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BRAZIL

Volunteers rush to help animals hurt or displaced by wildfires in Brazil’s Pantanal wetlands

Volunteers helping animals who were injured or whose homes were destroyed by fire in the Pantanal, the world’s largest tropical wetlands, spanning a vast terrain in Brazil, Bolivia and Paraguay (shared by our Observer Eduarda Fernandes).
Volunteers helping animals who were injured or whose homes were destroyed by fire in the Pantanal, the world’s largest tropical wetlands, spanning a vast terrain in Brazil, Bolivia and Paraguay (shared by our Observer Eduarda Fernandes).
4 min

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More than 17,000 wildfires have been recorded since the start of the year in the Pantanal, a vast stretch of tropical wetlands in southwestern Brazil, which is considered a sanctuary to a remarkable array of biodiversity, including a large population of jaguars. Faced with this unprecedented crisis, volunteers are working around the clock to rescue the wild animals injured or displaced by the fires.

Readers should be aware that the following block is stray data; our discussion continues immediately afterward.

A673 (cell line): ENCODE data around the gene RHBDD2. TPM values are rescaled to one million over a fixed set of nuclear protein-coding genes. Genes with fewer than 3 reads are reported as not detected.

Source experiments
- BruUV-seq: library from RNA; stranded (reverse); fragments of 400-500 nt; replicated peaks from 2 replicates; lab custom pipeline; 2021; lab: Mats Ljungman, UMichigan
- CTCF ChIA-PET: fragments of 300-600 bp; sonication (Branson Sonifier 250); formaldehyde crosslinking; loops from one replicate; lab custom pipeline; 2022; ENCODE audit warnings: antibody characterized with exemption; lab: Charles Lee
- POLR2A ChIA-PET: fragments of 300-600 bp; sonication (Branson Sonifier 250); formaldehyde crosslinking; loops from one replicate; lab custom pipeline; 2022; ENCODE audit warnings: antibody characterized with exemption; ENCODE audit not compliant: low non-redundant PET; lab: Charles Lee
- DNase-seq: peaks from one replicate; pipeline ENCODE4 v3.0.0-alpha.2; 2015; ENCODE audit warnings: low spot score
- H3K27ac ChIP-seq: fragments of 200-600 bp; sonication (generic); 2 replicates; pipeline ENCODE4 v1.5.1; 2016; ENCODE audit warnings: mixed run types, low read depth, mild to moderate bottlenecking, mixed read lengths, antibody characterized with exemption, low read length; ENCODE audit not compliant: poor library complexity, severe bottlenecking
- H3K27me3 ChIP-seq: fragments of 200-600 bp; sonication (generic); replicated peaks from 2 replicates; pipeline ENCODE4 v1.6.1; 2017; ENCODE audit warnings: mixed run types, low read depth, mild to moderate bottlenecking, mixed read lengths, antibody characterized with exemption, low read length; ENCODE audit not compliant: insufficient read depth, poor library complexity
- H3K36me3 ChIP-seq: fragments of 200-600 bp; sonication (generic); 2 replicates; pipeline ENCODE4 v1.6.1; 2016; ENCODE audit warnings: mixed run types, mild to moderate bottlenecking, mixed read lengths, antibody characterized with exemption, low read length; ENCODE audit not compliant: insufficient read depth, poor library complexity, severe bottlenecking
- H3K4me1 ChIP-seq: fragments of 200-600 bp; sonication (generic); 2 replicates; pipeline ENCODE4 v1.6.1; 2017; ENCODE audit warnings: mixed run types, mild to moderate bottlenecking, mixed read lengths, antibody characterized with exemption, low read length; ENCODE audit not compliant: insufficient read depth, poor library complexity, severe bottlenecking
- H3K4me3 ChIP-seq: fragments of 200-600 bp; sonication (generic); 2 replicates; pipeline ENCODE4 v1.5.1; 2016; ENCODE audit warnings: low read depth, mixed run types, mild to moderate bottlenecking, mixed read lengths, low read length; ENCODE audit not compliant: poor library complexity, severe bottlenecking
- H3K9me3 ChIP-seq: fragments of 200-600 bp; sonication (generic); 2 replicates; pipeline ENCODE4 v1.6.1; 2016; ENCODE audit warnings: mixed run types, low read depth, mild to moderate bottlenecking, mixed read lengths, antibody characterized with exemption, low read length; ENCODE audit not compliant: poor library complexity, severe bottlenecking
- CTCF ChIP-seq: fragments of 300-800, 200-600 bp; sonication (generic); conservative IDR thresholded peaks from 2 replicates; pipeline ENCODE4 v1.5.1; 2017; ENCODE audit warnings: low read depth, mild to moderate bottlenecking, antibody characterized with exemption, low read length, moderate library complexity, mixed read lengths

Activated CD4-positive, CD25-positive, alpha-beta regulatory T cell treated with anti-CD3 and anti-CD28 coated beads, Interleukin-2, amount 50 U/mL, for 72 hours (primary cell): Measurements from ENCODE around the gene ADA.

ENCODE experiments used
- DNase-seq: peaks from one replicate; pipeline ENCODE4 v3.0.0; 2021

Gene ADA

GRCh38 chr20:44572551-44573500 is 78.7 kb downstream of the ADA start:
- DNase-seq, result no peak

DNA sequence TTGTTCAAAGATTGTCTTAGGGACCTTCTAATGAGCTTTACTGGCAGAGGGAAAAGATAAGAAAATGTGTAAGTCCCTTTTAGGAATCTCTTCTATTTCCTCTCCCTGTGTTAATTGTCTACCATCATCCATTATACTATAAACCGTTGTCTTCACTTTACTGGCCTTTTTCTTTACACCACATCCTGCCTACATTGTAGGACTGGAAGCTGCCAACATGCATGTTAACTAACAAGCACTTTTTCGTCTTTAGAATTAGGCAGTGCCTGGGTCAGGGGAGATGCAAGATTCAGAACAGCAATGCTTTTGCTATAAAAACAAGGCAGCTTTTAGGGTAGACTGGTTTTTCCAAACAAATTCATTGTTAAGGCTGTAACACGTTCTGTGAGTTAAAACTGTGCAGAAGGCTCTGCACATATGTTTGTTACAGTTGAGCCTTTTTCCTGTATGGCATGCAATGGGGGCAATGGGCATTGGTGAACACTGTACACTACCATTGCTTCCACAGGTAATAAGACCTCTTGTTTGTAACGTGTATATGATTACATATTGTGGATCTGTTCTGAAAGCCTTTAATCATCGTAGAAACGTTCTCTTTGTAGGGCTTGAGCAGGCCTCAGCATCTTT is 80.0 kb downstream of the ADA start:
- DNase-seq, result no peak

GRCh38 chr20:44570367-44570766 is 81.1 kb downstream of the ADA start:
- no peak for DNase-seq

Devastating wildfires have ripped across the Brazilian Amazon and other tropical forests like the Pantanal, which covers parts of Brazil, Bolivia and Paraguay. This year alone, fires have destroyed over 13,000 square miles, or 23 percent, of the Brazilian portion of the Pantanal. This represents an ecological disaster, since the Pantanal is home to an wide range of wildlife, including 656 species of birds, 159 species of mammals and 98 species of reptiles.

Environmental experts were quick to understand the gravity of the situation and mobilised to help the animals trapped by the flames..

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